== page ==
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Old Feb 5, 2007, 12:31 AM   #1
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I may have this in the wrong place if so Please move it.

I notice when I am seeing people shooting candiids such as celeberties they seem to always be using flash even in the daytime. I am not there but it seems to be very well lighted. Does anyone know why that is. I thought if you can go without using flash you should. Am I all messed up? Can someonehelp me out on this? I shoot a lot in the daylight (not people ) and would like to be getting it right.
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Old Feb 5, 2007, 6:43 AM   #2
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People use flash during these times as fill in flash. This lessens the harsh shadows under the eyes, etc. Yeah, it looks strange, but it really does have a positive effect, if your flash is powerful enough. Do a search for "fill in flash" and you'll get plenty of additional reading.
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Old Feb 5, 2007, 10:00 PM   #3
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Ok

I can see that. Now how in the world do I set up my equipment for "fill" flash?

I use a 20D and a Sunpak 383.

I read more and more on the Internet but just go more and more confused.

On my flash I have been setting the Auto setting to match the distance I am shooting. The rest is all up in the air:?I do match the ISO BUT What ISO should I be using. All I have been doing is setting the camera on AV to get my ISO up high enough to get the speed to 250 then I switch to manual and add 2 stops to the camera. Please anyone HELP. I am getting aggravated witht his.
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Old Feb 5, 2007, 11:18 PM   #4
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RP33 wrote:
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Ok

I can see that. Now how in the world do I set up my equipment for "fill" flash?

I use a 20D and a Sunpak 383.

I read more and more on the Internet but just go more and more confused.
Well your life would be a lot easier if you picked up a Canon Speedlite (220EX, 430EX [my choice], 580EX). When used with a 20D, e-TTL II will be in effect and the flash and camera will work all that out for you. You'll just need to point and shoot. Shooting manually with the 383 is a nightmare I think. (I have a 383 and use it off camera on a light stand with an optical slave quite often but would never put it on my XT. The "auto" mode on the 383 isn't much more than a light sensor I think. Not very effective.)
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Old Feb 6, 2007, 1:59 AM   #5
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It can be done for several reasons.



1.
To indeed open up the eye shadows.
2.
To give the twinkle to the eyes.
3.
To make sure you have the shot, flash will freeze the face and often there is alot of movement going on.

For natural looking fill-in flash, set the flash on E-TTLII.
If you want to flash to almost not draw attention set it 1 fstop under your exposure via for example flash compensation.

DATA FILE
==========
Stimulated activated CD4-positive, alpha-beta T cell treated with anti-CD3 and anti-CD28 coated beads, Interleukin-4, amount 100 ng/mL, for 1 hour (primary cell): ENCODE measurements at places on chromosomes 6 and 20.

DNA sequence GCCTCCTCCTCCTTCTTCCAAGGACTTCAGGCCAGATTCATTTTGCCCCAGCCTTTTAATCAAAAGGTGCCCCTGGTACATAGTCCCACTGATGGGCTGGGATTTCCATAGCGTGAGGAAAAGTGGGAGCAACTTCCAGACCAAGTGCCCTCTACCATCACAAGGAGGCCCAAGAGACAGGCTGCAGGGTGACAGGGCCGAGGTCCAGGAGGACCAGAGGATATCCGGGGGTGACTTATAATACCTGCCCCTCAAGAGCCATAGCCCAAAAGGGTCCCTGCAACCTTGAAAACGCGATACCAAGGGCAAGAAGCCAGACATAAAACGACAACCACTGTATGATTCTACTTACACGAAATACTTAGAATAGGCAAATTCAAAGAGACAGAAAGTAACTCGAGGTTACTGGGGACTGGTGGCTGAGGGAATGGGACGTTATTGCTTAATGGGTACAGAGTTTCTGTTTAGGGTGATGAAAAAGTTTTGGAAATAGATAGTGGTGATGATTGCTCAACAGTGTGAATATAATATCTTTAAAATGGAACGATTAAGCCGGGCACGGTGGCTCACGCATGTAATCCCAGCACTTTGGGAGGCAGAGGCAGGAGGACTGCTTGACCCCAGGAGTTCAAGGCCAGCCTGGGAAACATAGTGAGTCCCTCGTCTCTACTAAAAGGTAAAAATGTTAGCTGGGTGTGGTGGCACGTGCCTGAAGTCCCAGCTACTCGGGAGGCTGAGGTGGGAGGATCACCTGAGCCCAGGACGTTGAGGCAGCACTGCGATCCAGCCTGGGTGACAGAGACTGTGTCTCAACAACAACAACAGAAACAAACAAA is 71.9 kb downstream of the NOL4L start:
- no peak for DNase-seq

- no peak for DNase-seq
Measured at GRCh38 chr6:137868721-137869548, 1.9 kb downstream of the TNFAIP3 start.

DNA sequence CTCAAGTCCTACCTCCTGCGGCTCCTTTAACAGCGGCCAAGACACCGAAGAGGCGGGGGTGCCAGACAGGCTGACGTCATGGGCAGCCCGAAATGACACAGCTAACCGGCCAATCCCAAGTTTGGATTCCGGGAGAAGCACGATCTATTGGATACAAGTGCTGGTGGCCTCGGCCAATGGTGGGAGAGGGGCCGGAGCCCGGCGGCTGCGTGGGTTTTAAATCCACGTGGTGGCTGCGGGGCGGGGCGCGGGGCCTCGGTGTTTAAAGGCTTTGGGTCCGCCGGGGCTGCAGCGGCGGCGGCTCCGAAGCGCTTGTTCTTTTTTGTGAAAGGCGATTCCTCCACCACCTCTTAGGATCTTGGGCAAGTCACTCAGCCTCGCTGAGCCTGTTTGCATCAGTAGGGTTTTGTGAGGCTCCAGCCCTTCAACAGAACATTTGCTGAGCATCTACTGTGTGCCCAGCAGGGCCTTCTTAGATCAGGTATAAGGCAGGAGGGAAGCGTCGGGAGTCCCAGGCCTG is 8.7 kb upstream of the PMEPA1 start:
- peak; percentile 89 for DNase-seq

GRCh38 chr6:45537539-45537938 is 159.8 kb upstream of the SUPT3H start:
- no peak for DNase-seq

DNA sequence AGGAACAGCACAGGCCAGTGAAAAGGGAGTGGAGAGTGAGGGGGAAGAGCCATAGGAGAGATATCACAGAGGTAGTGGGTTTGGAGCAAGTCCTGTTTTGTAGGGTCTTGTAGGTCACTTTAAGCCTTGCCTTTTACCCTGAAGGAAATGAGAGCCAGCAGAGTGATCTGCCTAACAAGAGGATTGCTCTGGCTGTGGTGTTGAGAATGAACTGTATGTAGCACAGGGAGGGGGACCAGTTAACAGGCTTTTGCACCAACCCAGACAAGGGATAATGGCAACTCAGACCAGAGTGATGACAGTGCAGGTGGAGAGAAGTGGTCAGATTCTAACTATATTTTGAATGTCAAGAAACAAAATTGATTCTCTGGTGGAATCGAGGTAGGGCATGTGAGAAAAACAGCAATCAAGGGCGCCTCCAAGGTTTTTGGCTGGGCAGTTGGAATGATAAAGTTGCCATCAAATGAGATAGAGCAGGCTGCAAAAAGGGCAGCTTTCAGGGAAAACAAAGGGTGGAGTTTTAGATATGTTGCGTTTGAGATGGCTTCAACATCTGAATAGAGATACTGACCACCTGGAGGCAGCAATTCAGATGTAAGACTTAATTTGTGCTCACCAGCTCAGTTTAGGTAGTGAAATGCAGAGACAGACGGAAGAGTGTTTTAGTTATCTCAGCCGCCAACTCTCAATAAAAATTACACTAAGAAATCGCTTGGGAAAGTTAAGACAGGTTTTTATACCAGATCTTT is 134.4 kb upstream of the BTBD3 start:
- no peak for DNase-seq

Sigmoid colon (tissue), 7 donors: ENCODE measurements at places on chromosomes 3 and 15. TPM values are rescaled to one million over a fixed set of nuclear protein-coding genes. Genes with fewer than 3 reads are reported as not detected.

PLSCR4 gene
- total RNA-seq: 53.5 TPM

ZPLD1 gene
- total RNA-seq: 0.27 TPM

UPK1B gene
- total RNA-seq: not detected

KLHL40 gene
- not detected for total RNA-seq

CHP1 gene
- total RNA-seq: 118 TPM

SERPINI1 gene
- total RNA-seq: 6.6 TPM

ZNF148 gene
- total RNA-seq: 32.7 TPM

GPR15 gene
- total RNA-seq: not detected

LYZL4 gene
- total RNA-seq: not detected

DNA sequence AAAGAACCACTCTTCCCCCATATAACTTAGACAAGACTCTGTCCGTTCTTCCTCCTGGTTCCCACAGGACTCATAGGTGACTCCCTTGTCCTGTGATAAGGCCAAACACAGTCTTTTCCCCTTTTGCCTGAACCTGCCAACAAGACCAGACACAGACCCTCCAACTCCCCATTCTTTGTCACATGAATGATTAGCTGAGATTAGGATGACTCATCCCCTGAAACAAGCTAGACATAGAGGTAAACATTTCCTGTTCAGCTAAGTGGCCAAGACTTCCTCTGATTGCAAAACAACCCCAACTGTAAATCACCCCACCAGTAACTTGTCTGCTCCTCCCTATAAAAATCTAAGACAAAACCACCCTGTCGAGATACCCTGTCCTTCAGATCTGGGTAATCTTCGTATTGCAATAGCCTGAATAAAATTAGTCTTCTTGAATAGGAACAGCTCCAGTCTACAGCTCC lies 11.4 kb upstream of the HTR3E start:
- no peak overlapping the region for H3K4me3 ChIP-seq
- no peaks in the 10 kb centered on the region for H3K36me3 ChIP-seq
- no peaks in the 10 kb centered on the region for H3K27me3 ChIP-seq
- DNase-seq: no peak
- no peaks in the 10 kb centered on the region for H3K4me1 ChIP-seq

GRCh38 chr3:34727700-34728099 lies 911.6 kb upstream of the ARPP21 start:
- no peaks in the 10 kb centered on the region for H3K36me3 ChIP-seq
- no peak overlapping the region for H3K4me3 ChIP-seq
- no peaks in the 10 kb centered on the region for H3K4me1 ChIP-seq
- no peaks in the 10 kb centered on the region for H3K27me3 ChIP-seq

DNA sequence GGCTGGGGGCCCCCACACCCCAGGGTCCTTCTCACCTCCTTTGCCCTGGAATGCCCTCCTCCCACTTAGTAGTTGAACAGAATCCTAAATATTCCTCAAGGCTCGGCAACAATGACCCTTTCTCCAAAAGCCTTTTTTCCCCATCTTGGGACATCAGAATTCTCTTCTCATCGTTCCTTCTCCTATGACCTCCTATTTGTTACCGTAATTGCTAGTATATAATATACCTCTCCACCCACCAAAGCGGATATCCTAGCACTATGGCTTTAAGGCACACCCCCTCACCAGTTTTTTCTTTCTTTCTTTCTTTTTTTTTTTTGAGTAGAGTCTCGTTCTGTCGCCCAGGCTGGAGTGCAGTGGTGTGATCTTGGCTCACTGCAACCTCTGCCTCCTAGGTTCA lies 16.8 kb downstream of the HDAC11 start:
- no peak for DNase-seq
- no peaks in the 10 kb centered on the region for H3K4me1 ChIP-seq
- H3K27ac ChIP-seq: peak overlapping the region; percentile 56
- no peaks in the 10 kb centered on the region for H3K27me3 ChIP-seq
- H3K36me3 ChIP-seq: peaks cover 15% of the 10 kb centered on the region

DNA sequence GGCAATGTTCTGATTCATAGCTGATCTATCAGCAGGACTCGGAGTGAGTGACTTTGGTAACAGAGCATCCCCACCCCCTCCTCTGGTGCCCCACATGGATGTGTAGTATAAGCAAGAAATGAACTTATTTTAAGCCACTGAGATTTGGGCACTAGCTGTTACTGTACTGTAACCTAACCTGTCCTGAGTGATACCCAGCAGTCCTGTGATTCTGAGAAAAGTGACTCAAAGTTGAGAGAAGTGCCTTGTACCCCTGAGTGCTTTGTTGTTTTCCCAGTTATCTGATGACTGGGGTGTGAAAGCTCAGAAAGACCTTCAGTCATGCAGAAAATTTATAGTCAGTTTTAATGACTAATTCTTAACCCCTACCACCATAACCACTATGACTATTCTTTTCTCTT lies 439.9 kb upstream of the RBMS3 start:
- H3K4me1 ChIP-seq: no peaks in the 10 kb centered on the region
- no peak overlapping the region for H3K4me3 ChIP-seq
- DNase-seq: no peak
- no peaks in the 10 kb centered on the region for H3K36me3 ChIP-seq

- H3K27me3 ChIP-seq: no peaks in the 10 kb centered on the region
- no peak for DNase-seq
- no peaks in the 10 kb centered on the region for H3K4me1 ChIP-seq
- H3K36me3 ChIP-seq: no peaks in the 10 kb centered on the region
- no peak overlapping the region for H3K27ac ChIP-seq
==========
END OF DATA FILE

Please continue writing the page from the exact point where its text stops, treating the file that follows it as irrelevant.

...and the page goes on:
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Old Feb 8, 2007, 4:10 AM   #6
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Quote:
3.
To make sure you have the shot, flash will freeze the face and often there is alot of movement going on.


Why does a flash freeze the situation during daytime? A flash is most often coupled to a 1/60 sec. exposure.
During daytime, you actually have faster shutter speeds than 1/60...
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Old Feb 12, 2007, 9:15 PM   #7
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When you use any flash, the flash exposes the frame instead of the shutter exposing it. The shutter is open for 1/60 but the flash esposes most of the frame in far less time than that. The balance of the time your shutter is open, the frame is still slightly exposing (provided there is ambient light)but the large majority of the frame has already been captured. Think of how a flashing strobe seems to slow down motion, even though your eye is capturing in real time.

You can actually fire the flash at differing times during exposure to create the impression of motion on some SLR's.
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Old Feb 16, 2007, 6:18 AM   #8
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Mercury694 wrote:
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When you use any flash, the flash exposes the frame instead of the shutter exposing it. The shutter is open for 1/60 but the flash esposes most of the frame in far less time than that. The balance of the time your shutter is open, the frame is still slightly exposing (provided there is ambient light)but the large majority of the frame has already been captured. Think of how a flashing strobe seems to slow down motion, even though your eye is capturing in real time.

You can actually fire the flash at differing times during exposure to create the impression of motion on some SLR's.
okay. thanks for the explaination.
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Old Feb 23, 2007, 11:39 PM   #9
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Mercury694 wrote:
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You can actually fire the flash at differing times during exposure to create the impression of motion on some SLR's.
And a great many P&S as well.... usually refered to as "Slow" or "Slow Synch" flash.
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Old Mar 8, 2007, 3:33 PM   #10
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Or "second curtain" flash.
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